Monthly Archives: December 2014

Growth of cubic gallium nitride on silicon wafers by MOCVD offers promise of lower cost, more efficient LEDs

Anvil Semiconductors and the Cambridge Centre for GaN at the University of Cambridge have successfully grown cubic GaN on 3C-SiC on silicon wafers by MOCVD. The underlying 3C-SiC layers were produced by Anvil using its patented stress relief IP that enables growth of device quality silicon carbide on 100mm diameter silicon wafers.  The process is readily migrated onto 150mm diameter wafers and potentially beyond without modification and is therefore suitable for large, industrial-scale applications.

The MOCVD growth trials at Cambridge, conducted under a project funded by Innovate UK, have resulted in single phase, cubic GaN.  The layers, characterised by XRD, TEM, photoluminescence and AFM, show promise for LED applications.

The availability of cubic GaN has the potential to remove the strong internal electric fields which plague conventional green LEDs and which impair recombination and make it difficult to address high internal quantum efficiency (IQE). Additionally, cubic GaN has a narrower bandgap and improved p-type electrical properties compared to the standard hexagonal GaN phase normally used for LEDs and therefore offers several advantages. The ability to produce cubic GaN from a readily commercialisable process on large diameter silicon wafers is clearly recognised as a key enabler for increasing the efficiency and reducing the cost of LED lighting.

The team intends to continue development to the point of fabricating sample LEDs before looking for an industry partner to help commercialise the technology.

Professor Sir Colin Humphreys, Professor and Director of Research, Department of Materials Science and Metallurgy commented: “This is a very promising development and fits well with our current research activities to develop state of the art LEDs. It has the potential to overcome many of the challenges currently seen for green devices and could contribute significantly to the ongoing solid state lighting revolution.”

Jill Shaw, CEO of Anvil Semiconductors added: “This is a very exciting result which potentially opens up the LED market for our 3C-SiC on silicon material. We will certainly be looking for partners to help us take this opportunity forward”.

About Anvil Semiconductors

Anvil Semiconductors which is backed by Business Angels and early stage VCs was established in August 2010 to develop unique silicon carbide power devices for the power electronics industry.

Power electronics and switches are used to switch and control power from AC line to DC conversion for applications as diverse as laptop computers or other consumer products to railway electric traction and the grid. In the modern world it is ubiquitous and plays a key role in improving the efficiency in energy utilisation of everyday products.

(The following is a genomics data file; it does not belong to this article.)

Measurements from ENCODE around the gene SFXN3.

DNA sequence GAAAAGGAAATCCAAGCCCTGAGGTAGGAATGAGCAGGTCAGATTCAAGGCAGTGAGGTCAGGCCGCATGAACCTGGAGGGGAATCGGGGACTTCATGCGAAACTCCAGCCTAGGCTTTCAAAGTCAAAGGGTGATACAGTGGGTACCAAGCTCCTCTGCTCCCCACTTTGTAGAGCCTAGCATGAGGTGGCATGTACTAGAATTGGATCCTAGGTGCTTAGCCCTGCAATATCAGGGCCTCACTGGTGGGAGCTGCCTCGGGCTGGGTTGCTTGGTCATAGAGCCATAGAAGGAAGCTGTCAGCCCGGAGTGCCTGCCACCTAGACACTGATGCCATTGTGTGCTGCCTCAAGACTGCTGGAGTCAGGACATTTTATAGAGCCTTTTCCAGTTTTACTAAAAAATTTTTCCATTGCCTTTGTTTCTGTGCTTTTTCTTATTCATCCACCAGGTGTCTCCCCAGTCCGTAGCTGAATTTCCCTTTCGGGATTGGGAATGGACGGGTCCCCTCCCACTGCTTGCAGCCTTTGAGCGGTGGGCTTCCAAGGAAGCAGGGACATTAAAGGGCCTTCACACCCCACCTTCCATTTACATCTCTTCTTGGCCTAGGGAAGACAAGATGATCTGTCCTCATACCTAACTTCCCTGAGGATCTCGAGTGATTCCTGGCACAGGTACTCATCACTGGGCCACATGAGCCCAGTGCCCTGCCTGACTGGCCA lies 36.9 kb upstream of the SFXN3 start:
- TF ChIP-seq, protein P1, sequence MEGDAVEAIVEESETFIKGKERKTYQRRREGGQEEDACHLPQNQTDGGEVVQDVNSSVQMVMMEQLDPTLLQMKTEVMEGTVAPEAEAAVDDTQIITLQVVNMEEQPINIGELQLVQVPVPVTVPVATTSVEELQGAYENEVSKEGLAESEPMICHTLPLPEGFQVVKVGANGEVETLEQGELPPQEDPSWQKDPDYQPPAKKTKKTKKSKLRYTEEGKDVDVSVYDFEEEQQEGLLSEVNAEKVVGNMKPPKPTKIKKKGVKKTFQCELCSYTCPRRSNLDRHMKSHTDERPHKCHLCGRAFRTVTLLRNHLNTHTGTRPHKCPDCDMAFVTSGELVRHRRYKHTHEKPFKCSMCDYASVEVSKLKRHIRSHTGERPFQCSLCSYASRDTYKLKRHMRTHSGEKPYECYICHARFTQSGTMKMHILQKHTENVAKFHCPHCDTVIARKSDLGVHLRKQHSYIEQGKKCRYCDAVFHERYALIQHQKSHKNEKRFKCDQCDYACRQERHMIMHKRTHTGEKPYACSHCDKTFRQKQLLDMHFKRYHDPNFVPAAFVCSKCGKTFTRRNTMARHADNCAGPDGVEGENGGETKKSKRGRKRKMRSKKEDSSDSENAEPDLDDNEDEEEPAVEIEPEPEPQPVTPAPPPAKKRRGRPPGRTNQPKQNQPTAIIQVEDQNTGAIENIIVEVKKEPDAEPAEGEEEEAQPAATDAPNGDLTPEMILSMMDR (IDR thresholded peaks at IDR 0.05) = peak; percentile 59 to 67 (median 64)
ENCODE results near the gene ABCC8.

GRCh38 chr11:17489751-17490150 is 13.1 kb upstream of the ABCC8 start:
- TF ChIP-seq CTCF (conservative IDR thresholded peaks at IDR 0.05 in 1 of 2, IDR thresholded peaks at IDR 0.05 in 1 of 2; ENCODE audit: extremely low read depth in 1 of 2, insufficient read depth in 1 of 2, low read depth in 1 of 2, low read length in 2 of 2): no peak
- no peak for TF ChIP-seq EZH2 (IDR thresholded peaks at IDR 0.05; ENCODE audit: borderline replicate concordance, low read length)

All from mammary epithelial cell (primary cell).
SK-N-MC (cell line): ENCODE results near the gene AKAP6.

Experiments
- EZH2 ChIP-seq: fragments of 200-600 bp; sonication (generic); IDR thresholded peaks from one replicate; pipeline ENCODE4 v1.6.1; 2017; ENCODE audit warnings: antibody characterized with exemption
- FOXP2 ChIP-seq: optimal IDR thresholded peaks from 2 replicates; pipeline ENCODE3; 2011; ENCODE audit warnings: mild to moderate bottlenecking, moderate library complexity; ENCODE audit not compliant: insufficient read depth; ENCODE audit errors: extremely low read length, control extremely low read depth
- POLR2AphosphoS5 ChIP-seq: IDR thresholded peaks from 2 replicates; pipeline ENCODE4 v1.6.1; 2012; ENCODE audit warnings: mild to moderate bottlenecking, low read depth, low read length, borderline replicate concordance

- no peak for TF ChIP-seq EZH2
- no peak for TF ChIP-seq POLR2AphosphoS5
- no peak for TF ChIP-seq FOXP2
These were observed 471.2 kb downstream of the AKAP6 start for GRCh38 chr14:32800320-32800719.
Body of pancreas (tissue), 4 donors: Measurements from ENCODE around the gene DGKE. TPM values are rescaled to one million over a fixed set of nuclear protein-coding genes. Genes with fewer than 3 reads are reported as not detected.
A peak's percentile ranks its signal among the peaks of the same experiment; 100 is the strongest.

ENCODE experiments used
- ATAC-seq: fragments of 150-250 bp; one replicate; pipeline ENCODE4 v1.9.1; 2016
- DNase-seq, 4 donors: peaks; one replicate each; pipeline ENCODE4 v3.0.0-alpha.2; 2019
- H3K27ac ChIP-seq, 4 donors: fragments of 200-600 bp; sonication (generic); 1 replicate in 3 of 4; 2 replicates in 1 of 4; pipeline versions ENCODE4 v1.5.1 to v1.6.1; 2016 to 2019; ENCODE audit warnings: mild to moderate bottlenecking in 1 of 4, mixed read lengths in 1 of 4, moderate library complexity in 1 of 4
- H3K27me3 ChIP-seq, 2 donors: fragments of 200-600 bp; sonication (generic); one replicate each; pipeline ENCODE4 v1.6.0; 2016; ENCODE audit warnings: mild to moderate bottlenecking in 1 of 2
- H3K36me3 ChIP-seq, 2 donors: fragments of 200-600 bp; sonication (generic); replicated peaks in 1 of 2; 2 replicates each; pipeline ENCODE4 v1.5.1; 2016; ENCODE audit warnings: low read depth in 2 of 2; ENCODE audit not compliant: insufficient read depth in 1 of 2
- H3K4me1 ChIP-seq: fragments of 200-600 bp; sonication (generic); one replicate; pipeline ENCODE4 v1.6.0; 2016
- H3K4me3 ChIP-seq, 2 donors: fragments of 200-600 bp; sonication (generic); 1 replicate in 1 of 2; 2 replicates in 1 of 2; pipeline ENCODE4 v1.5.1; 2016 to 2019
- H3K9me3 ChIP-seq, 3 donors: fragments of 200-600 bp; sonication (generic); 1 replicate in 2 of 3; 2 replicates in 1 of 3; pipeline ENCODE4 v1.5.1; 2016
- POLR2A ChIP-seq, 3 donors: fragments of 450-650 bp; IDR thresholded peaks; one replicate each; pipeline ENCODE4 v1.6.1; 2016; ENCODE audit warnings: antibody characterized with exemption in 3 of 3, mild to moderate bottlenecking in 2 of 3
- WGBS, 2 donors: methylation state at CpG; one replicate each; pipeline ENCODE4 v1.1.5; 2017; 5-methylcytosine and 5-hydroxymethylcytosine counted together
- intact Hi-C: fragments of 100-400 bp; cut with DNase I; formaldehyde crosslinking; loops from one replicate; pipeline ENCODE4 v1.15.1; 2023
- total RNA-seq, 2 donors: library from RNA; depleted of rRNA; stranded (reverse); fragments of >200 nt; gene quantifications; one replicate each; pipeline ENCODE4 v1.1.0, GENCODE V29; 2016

Anvil’s alternative approach to SiC switches offers significant improvements in efficiency whilst costing no more than their silicon competitors.  This approach involves growing a thin layer of 3 step cubic SiC (3C-SiC) on silicon substrates sufficient to build the active power devices.  In addition to the fundamental crystal growth expertise, Anvil has intellectual property (IP) relating to resolving the problem of the stress which is inevitable when growing SiC on silicon and which to date has prevented the widespread adoption of this technology.  The Anvil IP has been proven on 100mm diameter silicon wafers and can be readily migrated onto larger wafer diameters without modification.  More information on Anvil Semiconductors and its technology can be found at

About the Cambridge Centre for GaN

The Cambridge Centre for GaN, a world leading Group, is part of the Department of Materials Science and Metallurgy in the University of Cambridge and is led by Professor Sir Colin Humphreys. It has been actively involved in the development of GaN growth technologies for more than 15 years and is the leading group for GaN materials research in the UK. Through its current activities the Group supplies epitaxial layers to many groups involved in GaN research both in the UK and internationally. It has experience in the growth of GaN layers on to Sapphire, bulk SiC, bulk GaN and large area silicon substrates and in 2011 the intellectual property developed for GaN growth on silicon was acquired by Plessey Semiconductors, who are currently using this technology to manufacture LEDs commercially. The group has a range of EPSRC, EU and industrially funded programmes including a programme grant titled, “Lighting the Future”. This is focused on the development of LED structures in GaN and understanding the factors limiting their performance. The group also has projects developing GaN for a diverse range of applications, including electronics, lasers and single photon sources based around its state-of the art MOCVD growth reactors .